A Christian reporter who saw her work as God’s will has been sentenced to four years in prison in Shanghai after she documented the coronavirus outbreak in the central Chinese city of Wuhan.
Zhang Zhan, 37, was found guilty by Shanghai Pudong New Area People’s Court on Monday morning of “picking quarrels and provoking trouble,” the South China Morning Post reports. The sentence is often used to silence dissidents.
“Zhang Zhan attended the trial in a wheelchair and was in poor health,” lawyer Zhang Keke said. “She did not immediately say if she would appeal [against the sentence].”
At the height of China’s outbreak in February, the 37-year-old citizen journalist and former lawyer had traveled from Shanghai to Wuhan to witness the severity of the virus firsthand, Reuters reports. For several months she shared widely-circulated videos that showed crowded hospitals, empty streets, and citizens worried about their finances.
In her reporting, Zhang was critical of the government, accusing the Chinese Communist Party of silencing whistleblowers about the virus and warning Wuhan’s lockdown had been enacted too harshly.
In her final video, Zhang stated, “The government’s way of managing this city has just been intimidation and threats. This is truly the tragedy of this country.”
Following that video in May, Zhang stopped responding to messages, and her friends later learned that she had been arrested and brought back to Shanghai, accused of spreading lies and making up false information.
She went on a hunger strike in late June, and by December was suffering headaches, giddiness, stomach ache, low blood pressure and a throat infection, according to Reuters.
Her lawyers told the court that police strapped her hands and force-fed her with a tube. Requests to the court to release Zhang on bail before the trial and livestream the trial were ignored, her lawyer said.
Ahead of her detention, she had been trying to campaign for the grieving relatives of virus victims, who were seeking compensation. A devout Christian, Zhang reportedly saw her work as obedience to God’s calling.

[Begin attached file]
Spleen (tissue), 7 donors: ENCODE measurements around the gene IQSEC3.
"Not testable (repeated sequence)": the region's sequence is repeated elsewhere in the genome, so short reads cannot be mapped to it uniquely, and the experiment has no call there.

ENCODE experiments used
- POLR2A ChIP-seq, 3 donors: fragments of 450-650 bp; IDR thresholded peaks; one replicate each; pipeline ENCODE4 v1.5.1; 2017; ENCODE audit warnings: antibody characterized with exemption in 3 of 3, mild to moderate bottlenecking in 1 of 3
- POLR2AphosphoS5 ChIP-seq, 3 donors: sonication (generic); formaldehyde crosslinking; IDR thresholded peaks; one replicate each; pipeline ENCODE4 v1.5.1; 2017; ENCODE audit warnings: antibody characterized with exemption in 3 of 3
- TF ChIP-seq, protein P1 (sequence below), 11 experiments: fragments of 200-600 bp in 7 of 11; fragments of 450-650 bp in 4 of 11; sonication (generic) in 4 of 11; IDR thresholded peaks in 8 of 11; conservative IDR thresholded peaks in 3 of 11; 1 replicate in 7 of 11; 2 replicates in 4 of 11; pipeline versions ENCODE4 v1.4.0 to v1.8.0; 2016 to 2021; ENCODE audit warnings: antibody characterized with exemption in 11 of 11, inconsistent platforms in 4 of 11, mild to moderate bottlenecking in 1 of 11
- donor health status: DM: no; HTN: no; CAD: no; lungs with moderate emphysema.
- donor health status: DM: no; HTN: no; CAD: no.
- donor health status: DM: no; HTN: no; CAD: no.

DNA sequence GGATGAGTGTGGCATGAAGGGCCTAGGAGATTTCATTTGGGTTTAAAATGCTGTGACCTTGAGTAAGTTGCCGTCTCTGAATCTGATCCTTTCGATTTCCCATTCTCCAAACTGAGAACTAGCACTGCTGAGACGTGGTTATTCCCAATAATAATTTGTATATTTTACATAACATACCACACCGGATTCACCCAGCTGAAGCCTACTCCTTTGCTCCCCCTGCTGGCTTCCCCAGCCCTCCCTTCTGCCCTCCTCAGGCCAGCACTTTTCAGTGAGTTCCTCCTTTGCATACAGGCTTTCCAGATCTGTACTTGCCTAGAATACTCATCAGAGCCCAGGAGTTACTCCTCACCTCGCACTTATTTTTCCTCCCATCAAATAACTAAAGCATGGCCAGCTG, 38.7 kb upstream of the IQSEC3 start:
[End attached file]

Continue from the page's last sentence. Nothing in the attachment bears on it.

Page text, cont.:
"I warned her about going to Wuhan when everyone else was trying to leave," said her friend and fellow lawyer, Li Dawei.
"She is a staunch Christian and said it was God's will — she had to do this and tell everyone the truth."
When one of her lawyers visited her in jail, she reportedly said she wished she had a Bible and quoted to him from I Corinthians: “God is faithful, who will not suffer you to be tempted above that ye are able.”
Zhang was the first of the citizen journalists known to face legal proceedings for her activities. Other citizen journalists who disappeared without explanation included Fang Bin, Chen Qiushi and Li Zehua.
Chen Jiangang, a Chinese human rights lawyer, told The New York Times that the length of Zhang’s sentence showed the CCP’s commitment to preserving its narrative of the outbreak.
“Any time the Chinese Communist Party thinks of a case as political, what they use is suppression. Extremely cruel suppression,” said Chen.
“What was Zhang Zhan’s crime?” he continued. “She just went to Wuhan, saw some things, talked about them. That’s it.”
Leo Lan, a research and advocacy consultant at Chinese Human Rights Defenders, told The Washington Post the verdict “shows that we will never know the truth about the pandemic.”
“Zhang Zhan’s heavy sentence will have a deterrent effect of silencing others who witnessed what happened in Wuhan earlier this year,” he said.